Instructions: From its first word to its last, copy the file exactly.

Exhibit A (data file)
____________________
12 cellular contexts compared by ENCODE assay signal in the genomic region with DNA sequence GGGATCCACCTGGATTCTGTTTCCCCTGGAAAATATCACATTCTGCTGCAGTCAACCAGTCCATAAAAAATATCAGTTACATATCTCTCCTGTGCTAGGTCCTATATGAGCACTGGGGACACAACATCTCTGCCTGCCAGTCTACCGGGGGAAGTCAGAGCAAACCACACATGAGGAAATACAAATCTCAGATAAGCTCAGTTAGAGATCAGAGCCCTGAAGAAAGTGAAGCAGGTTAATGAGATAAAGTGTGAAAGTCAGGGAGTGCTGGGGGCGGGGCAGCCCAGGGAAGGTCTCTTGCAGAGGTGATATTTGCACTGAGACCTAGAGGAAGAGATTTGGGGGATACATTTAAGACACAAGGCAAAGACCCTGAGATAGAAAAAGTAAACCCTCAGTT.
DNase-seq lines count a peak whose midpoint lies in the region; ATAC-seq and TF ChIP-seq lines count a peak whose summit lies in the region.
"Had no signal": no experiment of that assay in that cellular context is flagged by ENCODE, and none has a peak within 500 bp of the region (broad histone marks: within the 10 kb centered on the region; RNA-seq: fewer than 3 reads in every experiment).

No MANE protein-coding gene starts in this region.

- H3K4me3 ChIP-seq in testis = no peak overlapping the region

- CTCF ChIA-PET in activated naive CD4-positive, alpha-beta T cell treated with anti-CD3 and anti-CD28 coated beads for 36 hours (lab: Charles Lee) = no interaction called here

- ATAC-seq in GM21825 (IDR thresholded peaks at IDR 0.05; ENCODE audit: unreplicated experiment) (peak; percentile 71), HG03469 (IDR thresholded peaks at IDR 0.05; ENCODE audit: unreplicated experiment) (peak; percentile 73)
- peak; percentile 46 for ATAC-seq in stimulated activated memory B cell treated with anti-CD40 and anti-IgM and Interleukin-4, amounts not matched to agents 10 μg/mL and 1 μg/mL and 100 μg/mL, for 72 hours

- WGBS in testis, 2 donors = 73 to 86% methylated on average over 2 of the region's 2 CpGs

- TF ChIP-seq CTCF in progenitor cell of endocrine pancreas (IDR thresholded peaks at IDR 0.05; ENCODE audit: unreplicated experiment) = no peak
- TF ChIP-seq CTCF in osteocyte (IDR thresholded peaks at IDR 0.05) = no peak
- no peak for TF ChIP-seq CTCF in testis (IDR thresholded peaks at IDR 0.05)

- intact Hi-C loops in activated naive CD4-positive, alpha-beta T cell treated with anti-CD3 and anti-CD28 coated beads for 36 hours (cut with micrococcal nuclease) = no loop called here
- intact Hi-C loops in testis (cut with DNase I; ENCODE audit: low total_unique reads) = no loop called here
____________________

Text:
12 cellular contexts compared by ENCODE assay signal in the genomic region with DNA sequence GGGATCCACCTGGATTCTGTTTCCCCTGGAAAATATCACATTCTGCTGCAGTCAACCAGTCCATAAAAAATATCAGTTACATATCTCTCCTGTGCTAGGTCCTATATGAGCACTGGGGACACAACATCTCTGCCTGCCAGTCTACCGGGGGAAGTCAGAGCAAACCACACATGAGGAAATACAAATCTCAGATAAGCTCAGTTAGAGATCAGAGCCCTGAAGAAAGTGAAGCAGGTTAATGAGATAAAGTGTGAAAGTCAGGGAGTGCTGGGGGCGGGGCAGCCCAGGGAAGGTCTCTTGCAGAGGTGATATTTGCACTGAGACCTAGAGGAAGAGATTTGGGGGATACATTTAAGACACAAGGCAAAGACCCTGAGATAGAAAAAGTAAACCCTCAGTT.
DNase-seq lines count a peak whose midpoint lies in the region; ATAC-seq and TF ChIP-seq lines count a peak whose summit lies in the region.
"Had no signal": no experiment of that assay in that cellular context is flagged by ENCODE, and none has a peak within 500 bp of the region (broad histone marks: within the 10 kb centered on the region; RNA-seq: fewer than 3 reads in every experiment).

No MANE protein-coding gene starts in this region.

- H3K4me3 ChIP-seq in testis = no peak overlapping the region

- CTCF ChIA-PET in activated naive CD4-positive, alpha-beta T cell treated with anti-CD3 and anti-CD28 coated beads for 36 hours (lab: Charles Lee) = no interaction called here

- ATAC-seq in GM21825 (IDR thresholded peaks at IDR 0.05; ENCODE audit: unreplicated experiment) (peak; percentile 71), HG03469 (IDR thresholded peaks at IDR 0.05; ENCODE audit: unreplicated experiment) (peak; percentile 73)
- peak; percentile 46 for ATAC-seq in stimulated activated memory B cell treated with anti-CD40 and anti-IgM and Interleukin-4, amounts not matched to agents 10 μg/mL and 1 μg/mL and 100 μg/mL, for 72 hours

- WGBS in testis, 2 donors = 73 to 86% methylated on average over 2 of the region's 2 CpGs

- TF ChIP-seq CTCF in progenitor cell of endocrine pancreas (IDR thresholded peaks at IDR 0.05; ENCODE audit: unreplicated experiment) = no peak
- TF ChIP-seq CTCF in osteocyte (IDR thresholded peaks at IDR 0.05) = no peak
- no peak for TF ChIP-seq CTCF in testis (IDR thresholded peaks at IDR 0.05)

- intact Hi-C loops in activated naive CD4-positive, alpha-beta T cell treated with anti-CD3 and anti-CD28 coated beads for 36 hours (cut with micrococcal nuclease) = no loop called here
- intact Hi-C loops in testis (cut with DNase I; ENCODE audit: low total_unique reads) = no loop called here